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Delete Procedure

Syntax: Delete(mystr, nStart, nHowmany)
    where mystr is a string identifier; and
    nStart and nHowmany are integers

Delete eliminates nHowmany characters from mystr starting with the nStartth character.

After the following code fragment is executed, mystr will be 'cool'.

mystr := 'school';
Delete(mystr, 3, 1);
Delete(mystr, 1, 1)

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Insert Procedure

Syntax: Insert(newstr, mystr, nLocation)
    where newstr is a string identifier or constant;
    mystr is a string identifier; and
    nLocation is an integer

Insert puts newstr into mystr starting at nLocation.

After the following code fragment is executed, mystr will be 'Macdonald'.

mystr := 'McDonald';
Delete(mystr, 2, 2);
Insert('acd', mystr, 2)

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Length Function

Syntax: len = Length(mystr)
    where len is an integer and
    mystr is the identifier of a string variable

Length returns the length of a string by checking the zeroth location in the array. The following code will result in len having the value 13.

len : integer;
mystr : string[15];

mystr := 'Hello, world!';
len := Length(mystr);

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Pos Function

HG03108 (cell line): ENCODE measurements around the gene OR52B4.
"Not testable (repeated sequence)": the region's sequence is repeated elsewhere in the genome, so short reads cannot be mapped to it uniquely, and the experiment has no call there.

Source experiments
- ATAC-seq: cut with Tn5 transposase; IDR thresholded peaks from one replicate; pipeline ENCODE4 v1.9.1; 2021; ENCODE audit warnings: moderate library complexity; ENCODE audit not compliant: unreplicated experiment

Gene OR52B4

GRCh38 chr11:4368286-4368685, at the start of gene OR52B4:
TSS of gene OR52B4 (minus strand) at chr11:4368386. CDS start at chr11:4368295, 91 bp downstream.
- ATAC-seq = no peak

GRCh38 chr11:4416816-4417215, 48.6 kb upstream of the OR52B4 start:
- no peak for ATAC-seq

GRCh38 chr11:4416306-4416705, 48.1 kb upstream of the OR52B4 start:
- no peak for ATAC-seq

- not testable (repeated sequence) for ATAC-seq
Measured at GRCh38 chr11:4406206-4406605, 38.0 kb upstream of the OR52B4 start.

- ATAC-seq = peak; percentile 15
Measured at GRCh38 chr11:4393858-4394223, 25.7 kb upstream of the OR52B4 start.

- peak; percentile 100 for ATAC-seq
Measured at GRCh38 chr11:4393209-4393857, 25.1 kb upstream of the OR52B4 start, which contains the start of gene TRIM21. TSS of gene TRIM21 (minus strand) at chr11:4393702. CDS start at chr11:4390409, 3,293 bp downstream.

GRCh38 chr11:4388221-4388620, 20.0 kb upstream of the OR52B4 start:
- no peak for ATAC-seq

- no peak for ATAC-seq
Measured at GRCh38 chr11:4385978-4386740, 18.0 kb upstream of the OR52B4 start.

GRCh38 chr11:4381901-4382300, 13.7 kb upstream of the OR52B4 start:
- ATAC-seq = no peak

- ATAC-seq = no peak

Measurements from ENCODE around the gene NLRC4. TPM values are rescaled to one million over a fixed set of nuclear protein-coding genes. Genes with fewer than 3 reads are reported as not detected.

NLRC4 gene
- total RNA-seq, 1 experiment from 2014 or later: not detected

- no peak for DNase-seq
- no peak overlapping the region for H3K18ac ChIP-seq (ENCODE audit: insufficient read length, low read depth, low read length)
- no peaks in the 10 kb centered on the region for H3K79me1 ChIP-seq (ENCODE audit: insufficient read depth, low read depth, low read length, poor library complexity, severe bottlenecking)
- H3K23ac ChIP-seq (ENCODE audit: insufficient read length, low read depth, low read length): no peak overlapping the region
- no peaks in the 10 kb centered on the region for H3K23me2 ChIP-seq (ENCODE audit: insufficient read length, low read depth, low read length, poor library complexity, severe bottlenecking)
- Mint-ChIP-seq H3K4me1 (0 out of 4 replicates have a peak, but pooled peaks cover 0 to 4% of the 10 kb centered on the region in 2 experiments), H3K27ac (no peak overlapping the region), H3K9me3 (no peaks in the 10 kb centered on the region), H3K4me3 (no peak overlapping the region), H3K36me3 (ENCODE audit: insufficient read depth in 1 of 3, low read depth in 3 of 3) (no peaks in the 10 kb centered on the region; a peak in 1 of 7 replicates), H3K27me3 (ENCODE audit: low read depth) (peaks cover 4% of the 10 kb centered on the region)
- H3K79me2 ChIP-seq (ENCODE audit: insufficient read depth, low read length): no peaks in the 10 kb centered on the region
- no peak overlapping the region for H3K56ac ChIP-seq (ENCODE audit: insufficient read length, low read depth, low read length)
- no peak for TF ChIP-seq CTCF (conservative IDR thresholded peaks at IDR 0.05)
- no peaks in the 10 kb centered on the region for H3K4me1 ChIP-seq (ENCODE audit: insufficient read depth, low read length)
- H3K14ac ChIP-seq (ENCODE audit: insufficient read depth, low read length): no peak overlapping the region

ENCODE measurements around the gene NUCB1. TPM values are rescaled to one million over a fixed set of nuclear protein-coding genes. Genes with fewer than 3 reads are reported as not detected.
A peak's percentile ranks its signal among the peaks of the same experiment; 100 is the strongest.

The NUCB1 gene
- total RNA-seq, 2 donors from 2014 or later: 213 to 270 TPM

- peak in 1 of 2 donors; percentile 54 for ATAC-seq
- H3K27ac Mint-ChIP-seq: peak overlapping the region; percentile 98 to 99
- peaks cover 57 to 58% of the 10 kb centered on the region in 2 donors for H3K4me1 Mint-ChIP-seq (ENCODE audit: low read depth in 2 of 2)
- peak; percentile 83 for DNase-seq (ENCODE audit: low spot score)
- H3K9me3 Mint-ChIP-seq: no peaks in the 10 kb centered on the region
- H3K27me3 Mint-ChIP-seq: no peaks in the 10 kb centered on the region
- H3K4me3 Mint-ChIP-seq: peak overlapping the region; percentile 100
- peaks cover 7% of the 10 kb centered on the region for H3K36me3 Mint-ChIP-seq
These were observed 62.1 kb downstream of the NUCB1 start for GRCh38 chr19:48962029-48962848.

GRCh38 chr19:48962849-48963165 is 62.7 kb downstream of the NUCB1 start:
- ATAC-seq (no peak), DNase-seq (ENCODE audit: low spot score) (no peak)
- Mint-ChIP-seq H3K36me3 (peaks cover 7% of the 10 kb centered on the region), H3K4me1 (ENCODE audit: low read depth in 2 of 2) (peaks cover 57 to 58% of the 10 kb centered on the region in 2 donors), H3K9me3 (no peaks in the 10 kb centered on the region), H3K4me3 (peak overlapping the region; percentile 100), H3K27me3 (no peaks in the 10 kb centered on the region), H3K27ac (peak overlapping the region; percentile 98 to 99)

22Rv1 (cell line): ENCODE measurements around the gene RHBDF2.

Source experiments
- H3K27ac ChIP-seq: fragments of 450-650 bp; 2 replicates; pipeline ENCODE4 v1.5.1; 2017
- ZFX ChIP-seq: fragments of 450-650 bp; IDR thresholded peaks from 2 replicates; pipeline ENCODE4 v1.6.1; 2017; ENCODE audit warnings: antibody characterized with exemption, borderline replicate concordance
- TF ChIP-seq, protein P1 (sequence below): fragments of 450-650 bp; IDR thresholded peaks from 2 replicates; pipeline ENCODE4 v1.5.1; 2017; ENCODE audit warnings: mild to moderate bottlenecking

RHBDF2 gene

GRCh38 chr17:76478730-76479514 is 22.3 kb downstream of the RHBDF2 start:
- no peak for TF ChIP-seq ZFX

Syntax: Location := Pos(substr, mystr)
    where substr is the substring being looked for and
    mystr is the string being searched

Pos returns as an integer the location (subscript) of where substr was found to start in mystr.

Substr : string;
MyStr : string;
Location : integer;

SubStr := 'don';
MyStr := 'Macdonald';
Location := Pos(SubStr, MyStr)

As a result of the above code, Location will hold the value 4.

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Str Procedure

Syntax: Str(number, mystr)
    where number is a numeric data type and
    mystr is a string identifier

Str is used to convert an integer, real, etc. into a string. This procedure permits the programmer to then use the Length function to find out how much space (i.e., characters) would be required to print the item. In this way, you could determine the longest item in a column so you could line all of them up neatly in the column. Given the following declarations and assignments, several things are possible.

num_int : integer;
num_real : real;
mystr : string;

num_int := 345;
num_real := 34.567;